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How to Survive a Recession & Thrive

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13 May 2022
5 min read
TWN In-Focus

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That once-in-a-thousand-years economic flood has hit again, predictably close to its typical cycle of 10 to 12 years. People were taken aback in 2008, 2001, 1987, 1973, and... well, you get the picture. And, once again, there will be a lot of people out there who haven't saved much for a rainy day, have a lot of credit card debt, have seen their 401(k) turn into a 201(k), and are now facing long-term unemployment or dramatic underemployment, or the failure of the business with personal guarantees being called.
So let’s take a look at how can you survive an economic depression and the thrive that arrives afterward. #TWN


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How did leading multinationals such as Samsung, Costco, and Honeywell weather prior downturns and use them to fuel growth? We've found the proven tactics employed by leading organizations to effectively navigate through a slump and thrive after it, based on studies from Harvard, McKinsey, Deloitte, and Bain & Company, and combined them into this vital report. The main points are stated here. At the bottom of the page, you can download the entire report!

Let’s take a look at how to survive the recession and thrive afterward.


What do you want your business to look like when the recession is over? What about three years later? The answers to these questions should help you create your resilience strategy and make all of your decisions easier if the economy deteriorates.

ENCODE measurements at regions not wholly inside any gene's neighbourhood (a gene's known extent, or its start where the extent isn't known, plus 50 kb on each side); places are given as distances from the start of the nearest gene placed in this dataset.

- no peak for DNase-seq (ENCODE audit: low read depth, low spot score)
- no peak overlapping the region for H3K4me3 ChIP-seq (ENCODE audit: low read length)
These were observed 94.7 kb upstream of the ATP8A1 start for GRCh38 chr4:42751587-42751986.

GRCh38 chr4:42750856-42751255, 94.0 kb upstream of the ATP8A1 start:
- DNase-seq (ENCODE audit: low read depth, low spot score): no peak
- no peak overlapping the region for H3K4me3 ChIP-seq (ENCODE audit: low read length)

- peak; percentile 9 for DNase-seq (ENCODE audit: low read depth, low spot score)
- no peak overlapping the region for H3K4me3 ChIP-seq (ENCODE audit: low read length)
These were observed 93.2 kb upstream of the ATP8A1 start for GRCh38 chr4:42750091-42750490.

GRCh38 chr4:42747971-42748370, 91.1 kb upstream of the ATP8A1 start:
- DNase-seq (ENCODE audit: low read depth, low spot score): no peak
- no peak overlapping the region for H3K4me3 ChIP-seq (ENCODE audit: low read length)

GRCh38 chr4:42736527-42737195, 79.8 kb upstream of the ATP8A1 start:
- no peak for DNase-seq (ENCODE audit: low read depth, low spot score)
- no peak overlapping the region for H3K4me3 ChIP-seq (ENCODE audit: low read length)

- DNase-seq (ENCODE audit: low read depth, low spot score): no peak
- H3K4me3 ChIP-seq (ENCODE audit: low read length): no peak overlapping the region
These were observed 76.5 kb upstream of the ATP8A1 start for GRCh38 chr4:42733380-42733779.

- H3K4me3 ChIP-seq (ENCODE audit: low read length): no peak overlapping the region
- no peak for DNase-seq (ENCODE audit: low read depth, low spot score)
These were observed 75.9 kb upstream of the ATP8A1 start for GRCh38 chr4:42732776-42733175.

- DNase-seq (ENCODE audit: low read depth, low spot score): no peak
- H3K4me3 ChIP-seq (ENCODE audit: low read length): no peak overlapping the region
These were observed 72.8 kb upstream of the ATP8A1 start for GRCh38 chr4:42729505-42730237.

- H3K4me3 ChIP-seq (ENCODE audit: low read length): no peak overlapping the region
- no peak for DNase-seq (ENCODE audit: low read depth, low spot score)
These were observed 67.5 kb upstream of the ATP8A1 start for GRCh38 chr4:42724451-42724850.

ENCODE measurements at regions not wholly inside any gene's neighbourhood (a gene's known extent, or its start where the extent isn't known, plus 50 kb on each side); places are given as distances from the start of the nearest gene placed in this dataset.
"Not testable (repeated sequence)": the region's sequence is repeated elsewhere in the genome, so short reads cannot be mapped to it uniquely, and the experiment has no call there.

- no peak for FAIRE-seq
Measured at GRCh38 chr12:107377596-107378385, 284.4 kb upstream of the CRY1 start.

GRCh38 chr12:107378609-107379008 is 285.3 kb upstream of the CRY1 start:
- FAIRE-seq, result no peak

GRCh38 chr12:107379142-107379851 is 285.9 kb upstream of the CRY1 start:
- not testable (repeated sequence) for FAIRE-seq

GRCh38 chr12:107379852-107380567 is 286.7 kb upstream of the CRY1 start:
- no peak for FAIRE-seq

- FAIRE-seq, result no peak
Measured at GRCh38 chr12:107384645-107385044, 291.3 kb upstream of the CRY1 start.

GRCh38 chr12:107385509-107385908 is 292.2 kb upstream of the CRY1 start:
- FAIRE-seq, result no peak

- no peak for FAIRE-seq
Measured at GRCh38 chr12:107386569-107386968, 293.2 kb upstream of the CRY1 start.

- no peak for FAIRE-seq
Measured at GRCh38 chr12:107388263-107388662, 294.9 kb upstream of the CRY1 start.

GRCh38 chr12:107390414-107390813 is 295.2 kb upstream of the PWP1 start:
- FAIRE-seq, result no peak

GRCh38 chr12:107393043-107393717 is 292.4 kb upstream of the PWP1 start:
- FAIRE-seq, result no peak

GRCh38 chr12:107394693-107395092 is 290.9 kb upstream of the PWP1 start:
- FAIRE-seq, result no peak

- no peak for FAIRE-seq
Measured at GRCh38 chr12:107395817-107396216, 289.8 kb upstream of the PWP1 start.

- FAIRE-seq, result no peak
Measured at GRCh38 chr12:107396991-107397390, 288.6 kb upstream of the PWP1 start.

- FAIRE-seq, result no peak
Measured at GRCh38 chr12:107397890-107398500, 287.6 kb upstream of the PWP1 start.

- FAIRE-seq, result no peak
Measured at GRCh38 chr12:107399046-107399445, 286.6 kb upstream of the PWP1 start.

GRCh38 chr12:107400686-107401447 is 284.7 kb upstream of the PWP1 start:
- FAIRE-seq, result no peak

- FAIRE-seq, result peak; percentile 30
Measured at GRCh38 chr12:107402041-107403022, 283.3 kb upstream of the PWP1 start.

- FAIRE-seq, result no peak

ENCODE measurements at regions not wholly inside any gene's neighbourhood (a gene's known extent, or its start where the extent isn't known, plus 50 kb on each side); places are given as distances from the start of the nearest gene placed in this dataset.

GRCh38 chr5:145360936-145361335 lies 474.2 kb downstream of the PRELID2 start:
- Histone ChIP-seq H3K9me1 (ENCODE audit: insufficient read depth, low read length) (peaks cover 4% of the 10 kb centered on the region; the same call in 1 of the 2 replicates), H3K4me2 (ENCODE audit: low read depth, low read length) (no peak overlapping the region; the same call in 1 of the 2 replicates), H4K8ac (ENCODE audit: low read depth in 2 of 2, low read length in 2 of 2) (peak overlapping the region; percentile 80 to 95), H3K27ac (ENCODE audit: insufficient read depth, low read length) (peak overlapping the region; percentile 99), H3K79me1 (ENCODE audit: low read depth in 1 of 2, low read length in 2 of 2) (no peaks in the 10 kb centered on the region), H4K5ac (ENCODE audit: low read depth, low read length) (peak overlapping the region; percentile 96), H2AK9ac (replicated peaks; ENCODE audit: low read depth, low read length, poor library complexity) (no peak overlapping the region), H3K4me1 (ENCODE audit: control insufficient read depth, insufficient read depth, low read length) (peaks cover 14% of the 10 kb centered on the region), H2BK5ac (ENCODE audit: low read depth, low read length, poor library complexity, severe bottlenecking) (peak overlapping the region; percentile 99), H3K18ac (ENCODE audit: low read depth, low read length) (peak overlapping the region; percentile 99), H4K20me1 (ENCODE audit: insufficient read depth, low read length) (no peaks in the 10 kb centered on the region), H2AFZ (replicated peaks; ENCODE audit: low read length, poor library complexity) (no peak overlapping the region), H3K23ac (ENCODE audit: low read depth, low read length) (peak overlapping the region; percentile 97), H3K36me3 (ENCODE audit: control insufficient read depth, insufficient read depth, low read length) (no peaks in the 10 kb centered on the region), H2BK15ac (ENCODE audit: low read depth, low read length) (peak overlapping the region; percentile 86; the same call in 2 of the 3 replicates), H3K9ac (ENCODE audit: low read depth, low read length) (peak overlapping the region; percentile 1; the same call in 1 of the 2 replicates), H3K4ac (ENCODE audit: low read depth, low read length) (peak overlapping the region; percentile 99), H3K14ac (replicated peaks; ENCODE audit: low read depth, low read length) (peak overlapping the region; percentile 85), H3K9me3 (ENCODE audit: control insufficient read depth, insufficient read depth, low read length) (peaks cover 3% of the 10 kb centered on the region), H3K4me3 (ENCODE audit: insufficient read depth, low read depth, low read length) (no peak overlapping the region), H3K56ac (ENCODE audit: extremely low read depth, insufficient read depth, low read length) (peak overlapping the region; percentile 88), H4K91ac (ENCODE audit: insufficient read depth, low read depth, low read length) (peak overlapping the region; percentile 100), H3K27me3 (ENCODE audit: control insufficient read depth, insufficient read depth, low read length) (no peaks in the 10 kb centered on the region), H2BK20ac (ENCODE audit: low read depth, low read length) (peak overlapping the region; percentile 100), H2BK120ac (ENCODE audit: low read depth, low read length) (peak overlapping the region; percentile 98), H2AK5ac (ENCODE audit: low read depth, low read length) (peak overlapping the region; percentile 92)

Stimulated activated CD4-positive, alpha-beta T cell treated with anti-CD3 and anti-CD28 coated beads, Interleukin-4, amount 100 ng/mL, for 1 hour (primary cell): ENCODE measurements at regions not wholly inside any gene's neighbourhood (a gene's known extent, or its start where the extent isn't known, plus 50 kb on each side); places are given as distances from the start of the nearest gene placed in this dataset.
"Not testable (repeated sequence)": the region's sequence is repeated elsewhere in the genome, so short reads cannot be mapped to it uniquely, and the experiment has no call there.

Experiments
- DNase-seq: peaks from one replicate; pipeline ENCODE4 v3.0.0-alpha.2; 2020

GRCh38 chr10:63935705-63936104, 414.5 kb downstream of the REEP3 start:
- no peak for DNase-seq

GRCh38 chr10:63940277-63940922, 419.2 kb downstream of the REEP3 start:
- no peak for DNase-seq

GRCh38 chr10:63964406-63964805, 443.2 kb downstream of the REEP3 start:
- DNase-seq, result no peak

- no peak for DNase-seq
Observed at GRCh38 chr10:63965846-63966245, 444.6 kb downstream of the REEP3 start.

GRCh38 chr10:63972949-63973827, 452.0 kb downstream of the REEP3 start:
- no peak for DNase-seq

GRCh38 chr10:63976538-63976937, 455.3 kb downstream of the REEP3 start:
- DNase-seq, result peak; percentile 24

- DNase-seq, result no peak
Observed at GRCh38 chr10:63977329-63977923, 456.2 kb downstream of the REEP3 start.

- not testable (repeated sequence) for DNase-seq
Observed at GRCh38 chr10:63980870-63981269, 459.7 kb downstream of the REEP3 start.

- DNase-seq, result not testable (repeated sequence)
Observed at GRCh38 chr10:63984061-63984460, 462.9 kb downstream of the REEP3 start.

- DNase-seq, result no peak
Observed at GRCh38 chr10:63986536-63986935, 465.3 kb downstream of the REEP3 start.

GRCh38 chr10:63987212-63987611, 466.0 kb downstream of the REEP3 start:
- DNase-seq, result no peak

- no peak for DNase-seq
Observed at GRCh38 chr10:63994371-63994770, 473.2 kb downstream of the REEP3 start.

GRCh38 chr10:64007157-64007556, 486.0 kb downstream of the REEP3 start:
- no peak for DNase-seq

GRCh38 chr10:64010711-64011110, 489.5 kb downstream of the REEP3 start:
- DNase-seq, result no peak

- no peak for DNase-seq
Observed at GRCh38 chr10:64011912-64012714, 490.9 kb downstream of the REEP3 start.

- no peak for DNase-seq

According to Bain & Company, taking a 'future-back' approach allows your management team to lay out a strategy for outperforming your competition throughout and after the crisis.


To profit from a downturn in the economy, you must first examine your company's financial and strategic position realistically. If your company has a solid financial position but a weak market position, for example, this gives an opportunity to focus the company on a defensible core offering, invest to grow this space, and reduce costs to fund this future business path.


Lower sales and less cash are unavoidable during a recession. The first, and possibly most crucial, measure you can take to ensure you come out on the other side in excellent shape is to strengthen your company's financial health in advance of difficult times.

Fortunately, you have some influence over a few variables.


'Losing' companies behaved under the misconception that dramatic cost-cutting would be enough to withstand the storm,' according to a Bain & Company research of nearly 3900 corporations during and after the global financial crisis. They harmed themselves by attempting to slash and burn their way to the other side,' taking desperate steps to conserve money such as lowering R&D, ruling out acquisitions, reducing marketing and sales, and laying off key personnel.

Consider how you may reduce fixed expenses and manage working capital effectively to improve cash flow and develop resilience against demand volatility.